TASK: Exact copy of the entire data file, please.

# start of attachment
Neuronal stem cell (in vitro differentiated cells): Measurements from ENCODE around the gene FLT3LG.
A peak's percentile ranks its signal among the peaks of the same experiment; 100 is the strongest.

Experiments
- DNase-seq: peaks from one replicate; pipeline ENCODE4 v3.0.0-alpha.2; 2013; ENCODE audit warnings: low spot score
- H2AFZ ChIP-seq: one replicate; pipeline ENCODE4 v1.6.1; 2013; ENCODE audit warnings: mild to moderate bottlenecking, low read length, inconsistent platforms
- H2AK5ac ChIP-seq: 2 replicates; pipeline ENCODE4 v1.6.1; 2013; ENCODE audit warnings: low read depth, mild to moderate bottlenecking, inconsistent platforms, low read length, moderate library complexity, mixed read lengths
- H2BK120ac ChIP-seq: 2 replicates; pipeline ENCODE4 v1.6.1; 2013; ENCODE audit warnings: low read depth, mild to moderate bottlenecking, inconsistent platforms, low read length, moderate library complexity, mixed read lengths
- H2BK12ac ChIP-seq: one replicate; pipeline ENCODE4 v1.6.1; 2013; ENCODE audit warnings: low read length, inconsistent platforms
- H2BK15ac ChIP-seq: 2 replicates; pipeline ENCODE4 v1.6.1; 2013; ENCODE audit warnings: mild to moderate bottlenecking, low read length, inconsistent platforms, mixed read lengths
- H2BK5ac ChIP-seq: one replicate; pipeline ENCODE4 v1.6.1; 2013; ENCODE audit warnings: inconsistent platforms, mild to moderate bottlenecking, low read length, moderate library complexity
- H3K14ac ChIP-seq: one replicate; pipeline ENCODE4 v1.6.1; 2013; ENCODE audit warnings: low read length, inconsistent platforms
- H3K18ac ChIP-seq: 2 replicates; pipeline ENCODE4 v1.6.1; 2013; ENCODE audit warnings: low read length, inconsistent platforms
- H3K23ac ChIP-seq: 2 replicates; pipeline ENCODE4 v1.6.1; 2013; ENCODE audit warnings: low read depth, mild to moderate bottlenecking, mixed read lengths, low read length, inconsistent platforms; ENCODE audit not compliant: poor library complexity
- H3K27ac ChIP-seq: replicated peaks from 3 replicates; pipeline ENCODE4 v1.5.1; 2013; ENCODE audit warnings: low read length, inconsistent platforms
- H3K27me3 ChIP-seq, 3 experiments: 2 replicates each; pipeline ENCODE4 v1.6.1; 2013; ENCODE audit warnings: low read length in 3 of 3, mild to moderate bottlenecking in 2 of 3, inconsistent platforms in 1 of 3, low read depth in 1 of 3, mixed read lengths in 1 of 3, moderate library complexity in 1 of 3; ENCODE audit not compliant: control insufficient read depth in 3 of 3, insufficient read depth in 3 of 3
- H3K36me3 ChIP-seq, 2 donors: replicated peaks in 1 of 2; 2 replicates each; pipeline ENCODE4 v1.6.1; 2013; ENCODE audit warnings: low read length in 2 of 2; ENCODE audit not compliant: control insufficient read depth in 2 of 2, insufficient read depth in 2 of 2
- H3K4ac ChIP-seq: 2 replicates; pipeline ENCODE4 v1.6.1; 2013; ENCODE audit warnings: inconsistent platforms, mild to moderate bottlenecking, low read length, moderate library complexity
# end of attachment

Neuronal stem cell (in vitro differentiated cells): Measurements from ENCODE around the gene FLT3LG.
A peak's percentile ranks its signal among the peaks of the same experiment; 100 is the strongest.

Experiments
- DNase-seq: peaks from one replicate; pipeline ENCODE4 v3.0.0-alpha.2; 2013; ENCODE audit warnings: low spot score
- H2AFZ ChIP-seq: one replicate; pipeline ENCODE4 v1.6.1; 2013; ENCODE audit warnings: mild to moderate bottlenecking, low read length, inconsistent platforms
- H2AK5ac ChIP-seq: 2 replicates; pipeline ENCODE4 v1.6.1; 2013; ENCODE audit warnings: low read depth, mild to moderate bottlenecking, inconsistent platforms, low read length, moderate library complexity, mixed read lengths
- H2BK120ac ChIP-seq: 2 replicates; pipeline ENCODE4 v1.6.1; 2013; ENCODE audit warnings: low read depth, mild to moderate bottlenecking, inconsistent platforms, low read length, moderate library complexity, mixed read lengths
- H2BK12ac ChIP-seq: one replicate; pipeline ENCODE4 v1.6.1; 2013; ENCODE audit warnings: low read length, inconsistent platforms
- H2BK15ac ChIP-seq: 2 replicates; pipeline ENCODE4 v1.6.1; 2013; ENCODE audit warnings: mild to moderate bottlenecking, low read length, inconsistent platforms, mixed read lengths
- H2BK5ac ChIP-seq: one replicate; pipeline ENCODE4 v1.6.1; 2013; ENCODE audit warnings: inconsistent platforms, mild to moderate bottlenecking, low read length, moderate library complexity
- H3K14ac ChIP-seq: one replicate; pipeline ENCODE4 v1.6.1; 2013; ENCODE audit warnings: low read length, inconsistent platforms
- H3K18ac ChIP-seq: 2 replicates; pipeline ENCODE4 v1.6.1; 2013; ENCODE audit warnings: low read length, inconsistent platforms
- H3K23ac ChIP-seq: 2 replicates; pipeline ENCODE4 v1.6.1; 2013; ENCODE audit warnings: low read depth, mild to moderate bottlenecking, mixed read lengths, low read length, inconsistent platforms; ENCODE audit not compliant: poor library complexity
- H3K27ac ChIP-seq: replicated peaks from 3 replicates; pipeline ENCODE4 v1.5.1; 2013; ENCODE audit warnings: low read length, inconsistent platforms
- H3K27me3 ChIP-seq, 3 experiments: 2 replicates each; pipeline ENCODE4 v1.6.1; 2013; ENCODE audit warnings: low read length in 3 of 3, mild to moderate bottlenecking in 2 of 3, inconsistent platforms in 1 of 3, low read depth in 1 of 3, mixed read lengths in 1 of 3, moderate library complexity in 1 of 3; ENCODE audit not compliant: control insufficient read depth in 3 of 3, insufficient read depth in 3 of 3
- H3K36me3 ChIP-seq, 2 donors: replicated peaks in 1 of 2; 2 replicates each; pipeline ENCODE4 v1.6.1; 2013; ENCODE audit warnings: low read length in 2 of 2; ENCODE audit not compliant: control insufficient read depth in 2 of 2, insufficient read depth in 2 of 2
- H3K4ac ChIP-seq: 2 replicates; pipeline ENCODE4 v1.6.1; 2013; ENCODE audit warnings: inconsistent platforms, mild to moderate bottlenecking, low read length, moderate library complexity